Paul Feiner isn’t one to bring it up. The 33-year-old digital marketer loves talking sports, just not about himself and not about that day. His boss at Go Kart Labs, a digital agency in Minneapolis, didn’t learn of his employee's claim to athletic fame until Feiner had worked there six months, and then teased him, “That would have been the first thing out of my mouth when I shook your hand:
‘I’m the guy who struck out Joe Mauer.’”
Lots of guys can say that now, especially with Mauer, the longtime Twins star, coming off a season in which he whiffed a career-high 96 times. But Feiner is the only one with the distinction of striking out Mauer in high school, when the St. Paul prep star batted .567 and whiffed exactly once in 222 at-bats.
It happened in the second game of the 2000 Minnesota state high school tournament, Feiner’s senior year, when his Elk River Elks played Mauer’s Cretin-Derham Hall Raiders. It wasn’t expected to remain such a big deal then but once Mauer made it to the major leagues in 2004 and started winning batting titles (he now owns three), people began mentioning Feiner’s accomplishment.
Instead of parlaying his newfound sliver of fame into free drinks and a unique pickup line, Feiner displayed Mauer-like humility and went mostly mum. He has given few interviews on the subject, turning down requests because he had ambitions to be known as something other than “the guy who struck out Mauer.” Feiner lived in Gemany for a year and a half teaching English to business people. He worked in finance. He got married. And he’s back in Minnesota, where in addition to his day job he runs a website called "I Love Minnesota Sports." These days he’s more willing to indulge those who ask him about that day. “I don’t shy away from it any more when people bring it up,” he says.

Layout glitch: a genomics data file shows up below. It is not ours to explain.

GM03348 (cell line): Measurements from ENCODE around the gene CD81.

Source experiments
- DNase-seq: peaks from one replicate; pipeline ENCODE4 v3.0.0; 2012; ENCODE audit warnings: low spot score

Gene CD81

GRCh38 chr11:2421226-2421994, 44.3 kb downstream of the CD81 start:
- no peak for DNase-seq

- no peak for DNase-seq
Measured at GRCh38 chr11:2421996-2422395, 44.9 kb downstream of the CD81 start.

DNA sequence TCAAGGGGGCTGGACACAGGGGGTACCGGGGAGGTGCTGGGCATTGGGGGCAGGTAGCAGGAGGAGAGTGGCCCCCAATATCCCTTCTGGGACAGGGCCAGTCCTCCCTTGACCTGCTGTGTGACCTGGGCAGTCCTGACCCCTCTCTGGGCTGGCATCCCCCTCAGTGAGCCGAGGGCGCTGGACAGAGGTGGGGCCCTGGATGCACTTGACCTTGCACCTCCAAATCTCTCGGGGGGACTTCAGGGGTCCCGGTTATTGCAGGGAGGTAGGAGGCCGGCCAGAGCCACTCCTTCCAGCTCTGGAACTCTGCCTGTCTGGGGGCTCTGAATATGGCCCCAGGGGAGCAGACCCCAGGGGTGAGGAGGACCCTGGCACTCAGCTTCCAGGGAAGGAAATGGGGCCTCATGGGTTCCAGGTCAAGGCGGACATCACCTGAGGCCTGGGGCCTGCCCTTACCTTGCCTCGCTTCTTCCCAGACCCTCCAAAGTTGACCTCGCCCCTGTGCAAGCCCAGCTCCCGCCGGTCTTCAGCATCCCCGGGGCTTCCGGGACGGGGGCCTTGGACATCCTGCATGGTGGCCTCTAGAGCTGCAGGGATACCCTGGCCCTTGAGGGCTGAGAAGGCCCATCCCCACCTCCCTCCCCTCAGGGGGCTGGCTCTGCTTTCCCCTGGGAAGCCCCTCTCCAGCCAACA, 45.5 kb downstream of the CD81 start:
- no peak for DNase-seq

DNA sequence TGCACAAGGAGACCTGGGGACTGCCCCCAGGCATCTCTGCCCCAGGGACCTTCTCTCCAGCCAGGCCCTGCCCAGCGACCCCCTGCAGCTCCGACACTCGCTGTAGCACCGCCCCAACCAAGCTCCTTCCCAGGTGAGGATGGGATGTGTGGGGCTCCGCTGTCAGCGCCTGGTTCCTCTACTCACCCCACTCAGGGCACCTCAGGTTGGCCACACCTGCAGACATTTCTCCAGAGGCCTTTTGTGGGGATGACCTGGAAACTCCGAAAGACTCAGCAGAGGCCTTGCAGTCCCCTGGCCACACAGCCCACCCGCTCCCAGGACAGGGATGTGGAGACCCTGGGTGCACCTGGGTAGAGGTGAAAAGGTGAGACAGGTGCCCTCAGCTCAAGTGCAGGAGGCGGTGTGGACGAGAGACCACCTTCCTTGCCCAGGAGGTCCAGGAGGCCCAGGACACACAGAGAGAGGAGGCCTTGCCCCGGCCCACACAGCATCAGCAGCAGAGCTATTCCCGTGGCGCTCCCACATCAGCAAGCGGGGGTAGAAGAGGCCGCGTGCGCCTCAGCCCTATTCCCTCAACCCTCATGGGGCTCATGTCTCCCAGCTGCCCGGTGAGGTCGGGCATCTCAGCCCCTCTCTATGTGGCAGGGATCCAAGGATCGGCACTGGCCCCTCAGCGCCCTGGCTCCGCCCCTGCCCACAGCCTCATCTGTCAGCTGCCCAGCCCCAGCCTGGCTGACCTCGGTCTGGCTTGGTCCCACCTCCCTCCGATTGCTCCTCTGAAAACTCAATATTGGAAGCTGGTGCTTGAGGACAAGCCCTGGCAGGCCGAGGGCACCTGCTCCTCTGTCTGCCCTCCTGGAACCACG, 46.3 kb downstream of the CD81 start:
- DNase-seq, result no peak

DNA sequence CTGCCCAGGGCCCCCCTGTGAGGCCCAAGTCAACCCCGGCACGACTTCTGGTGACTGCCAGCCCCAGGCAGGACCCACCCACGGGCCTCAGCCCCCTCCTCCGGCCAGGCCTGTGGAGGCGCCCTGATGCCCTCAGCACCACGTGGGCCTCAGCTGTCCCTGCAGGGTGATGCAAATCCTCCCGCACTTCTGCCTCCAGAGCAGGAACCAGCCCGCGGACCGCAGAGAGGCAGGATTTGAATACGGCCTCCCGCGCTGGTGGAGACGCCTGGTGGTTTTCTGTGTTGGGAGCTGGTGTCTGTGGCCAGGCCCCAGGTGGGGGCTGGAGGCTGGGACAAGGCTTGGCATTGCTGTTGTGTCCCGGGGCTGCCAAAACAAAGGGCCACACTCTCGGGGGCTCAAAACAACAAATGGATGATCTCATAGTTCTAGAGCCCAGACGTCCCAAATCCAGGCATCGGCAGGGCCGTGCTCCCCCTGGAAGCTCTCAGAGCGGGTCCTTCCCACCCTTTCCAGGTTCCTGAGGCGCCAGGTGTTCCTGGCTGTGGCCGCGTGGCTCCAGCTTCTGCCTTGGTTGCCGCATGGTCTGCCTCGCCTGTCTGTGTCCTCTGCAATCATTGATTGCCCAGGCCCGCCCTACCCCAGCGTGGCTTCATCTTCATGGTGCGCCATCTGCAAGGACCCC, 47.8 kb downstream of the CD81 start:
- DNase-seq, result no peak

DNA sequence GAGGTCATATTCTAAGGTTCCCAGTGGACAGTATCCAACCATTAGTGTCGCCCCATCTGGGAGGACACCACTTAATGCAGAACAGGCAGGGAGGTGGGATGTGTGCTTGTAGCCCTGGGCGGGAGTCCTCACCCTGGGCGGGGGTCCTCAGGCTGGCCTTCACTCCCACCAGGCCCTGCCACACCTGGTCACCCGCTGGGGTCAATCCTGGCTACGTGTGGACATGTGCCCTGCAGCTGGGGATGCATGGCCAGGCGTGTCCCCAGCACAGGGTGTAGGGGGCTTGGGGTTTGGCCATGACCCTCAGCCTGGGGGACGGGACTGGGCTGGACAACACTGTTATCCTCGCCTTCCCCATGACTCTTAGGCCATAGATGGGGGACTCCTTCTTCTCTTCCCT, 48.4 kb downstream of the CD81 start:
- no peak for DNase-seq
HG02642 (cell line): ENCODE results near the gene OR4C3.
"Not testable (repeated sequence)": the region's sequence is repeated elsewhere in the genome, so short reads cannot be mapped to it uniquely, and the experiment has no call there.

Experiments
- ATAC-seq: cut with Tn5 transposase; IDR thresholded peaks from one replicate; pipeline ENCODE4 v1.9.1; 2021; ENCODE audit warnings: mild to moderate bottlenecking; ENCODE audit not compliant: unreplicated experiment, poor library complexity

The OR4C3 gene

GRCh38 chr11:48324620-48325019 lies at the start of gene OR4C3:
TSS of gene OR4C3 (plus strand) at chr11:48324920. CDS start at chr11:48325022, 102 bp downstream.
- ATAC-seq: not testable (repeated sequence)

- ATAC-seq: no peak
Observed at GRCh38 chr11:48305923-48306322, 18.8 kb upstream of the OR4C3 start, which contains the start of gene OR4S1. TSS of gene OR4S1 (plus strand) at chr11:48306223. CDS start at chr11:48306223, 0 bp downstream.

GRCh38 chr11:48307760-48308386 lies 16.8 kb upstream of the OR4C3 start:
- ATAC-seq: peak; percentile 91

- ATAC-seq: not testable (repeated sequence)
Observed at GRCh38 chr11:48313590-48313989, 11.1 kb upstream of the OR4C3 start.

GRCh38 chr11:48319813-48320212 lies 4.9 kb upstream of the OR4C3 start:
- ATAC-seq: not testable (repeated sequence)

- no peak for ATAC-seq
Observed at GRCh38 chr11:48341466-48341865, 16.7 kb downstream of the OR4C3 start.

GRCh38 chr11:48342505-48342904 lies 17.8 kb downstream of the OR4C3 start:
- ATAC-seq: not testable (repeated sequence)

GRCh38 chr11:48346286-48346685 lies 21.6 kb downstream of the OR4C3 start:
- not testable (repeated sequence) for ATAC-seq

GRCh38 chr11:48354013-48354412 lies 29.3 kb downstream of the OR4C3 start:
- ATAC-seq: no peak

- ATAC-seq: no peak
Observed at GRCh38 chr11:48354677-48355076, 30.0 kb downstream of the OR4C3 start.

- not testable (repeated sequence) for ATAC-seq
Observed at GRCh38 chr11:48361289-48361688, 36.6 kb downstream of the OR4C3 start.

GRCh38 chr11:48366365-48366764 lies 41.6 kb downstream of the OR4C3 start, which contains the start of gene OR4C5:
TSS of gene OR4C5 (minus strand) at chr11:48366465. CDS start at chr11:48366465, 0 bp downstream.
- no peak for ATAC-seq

Feiner had never faced Mauer before that game, but he knew who he was. Everyone in Minnesota did. Even as a high school junior, Mauer was already legendary, an All-State football and basketball player in addition to being a top baseball prospect. “He was a presence,” Feiner says. “Different than any other player.”
So when Mauer stepped into the box for his first at-bat, Feiner lobbed an Eephus pitch. It missed wide. Mauer cracked a smile and smoothed the dirt with his foot. Then he lashed a single.
His next time up, Mauer lofted Feiner’s pitch over the leftfield fence to give Cretin-Derham its first run.
The score was knotted at 1-1 entering the sixth inning. The game had become a pitching duel between Feiner and Mauer, a wundekind not only with his bat but also with his arm. Though Mauer says now that he was “more of a thrower, not a pitcher,” he was nonetheless undefeated in five decisions that season and offset his 92 mph fastball with a curve and a knuckleball. Feiner hadn’t managed a hit off him, though did reach on a fielder’s choice.
Mauer came to the plate again with two on and two out in the top of the inning. Feiner, caught up in the competition, wasn’t intimidated to be facing the nation’s best young hitter in a pressure situation; instead, he cruised on the adrenaline of the moment. With a 2-2 count he reached for his best pitch, a 12-to-6 curveball, which he had been throwing since before it would have been recommended. He delivered it perfectly, and it broke down to Mauer’s shoetops. Mauer swung -- and missed.
Mauer’s teammates, who had never seen that happen, asked their star if he was feeling okay. They were only half-joking.
Feiner ran off the field to the cheers of a couple hundred Elk River fans above the first-base dugout. He exchanged high-fives with his teammates (which included centerfielder Paul Martin, now a defenseman with the Pittsburgh Penguins) and thought, Yes! We can win this.
Mauer helped make sure that didn’t happen. He went back to the mound and kept the Elks from scoring again, finishing with 13 strikeouts. The Raiders’ offense then rallied for six runs in the seventh and advanced to the next round with a 7-1 win, eliminating Elk River.
Forgive Mauer for letting the memory of that at-bat go fuzzy -- he has tallied almost 7,000 professional plate appearances since and made six All-Star teams -- but he, too, has had people bring it up to him. Feiner isn’t one of them, as the two have never met. “If I were to run into him I’m sure we’d have a couple laughs about it,” Mauer said last season. “I’ve heard he’s a nice guy and doesn’t like to talk about it a whole lot.”
Feiner's baseball career ended that day 14 years ago, after pitching one of the finest games of his career. He hasn’t played competitively since. Mauer, of course, has carved out a career that could very well end in Cooperstown. But for one at-bat, one pitch, Paul Feiner created a memory that he'll never forget.
John Rosengren is the author of The Fight of their Lives: How Juan Marichal and John Roseboro Turned Baseball’s Ugliest Brawl into a Story of Forgiveness and Redemption.